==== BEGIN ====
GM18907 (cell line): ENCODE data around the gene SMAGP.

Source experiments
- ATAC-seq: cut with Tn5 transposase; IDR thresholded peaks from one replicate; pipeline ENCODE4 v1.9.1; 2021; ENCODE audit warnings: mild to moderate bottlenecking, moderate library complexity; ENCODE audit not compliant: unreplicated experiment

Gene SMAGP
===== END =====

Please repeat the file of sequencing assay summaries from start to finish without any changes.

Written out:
GM18907 (cell line): ENCODE data around the gene SMAGP.

Source experiments
- ATAC-seq: cut with Tn5 transposase; IDR thresholded peaks from one replicate; pipeline ENCODE4 v1.9.1; 2021; ENCODE audit warnings: mild to moderate bottlenecking, moderate library complexity; ENCODE audit not compliant: unreplicated experiment

Gene SMAGP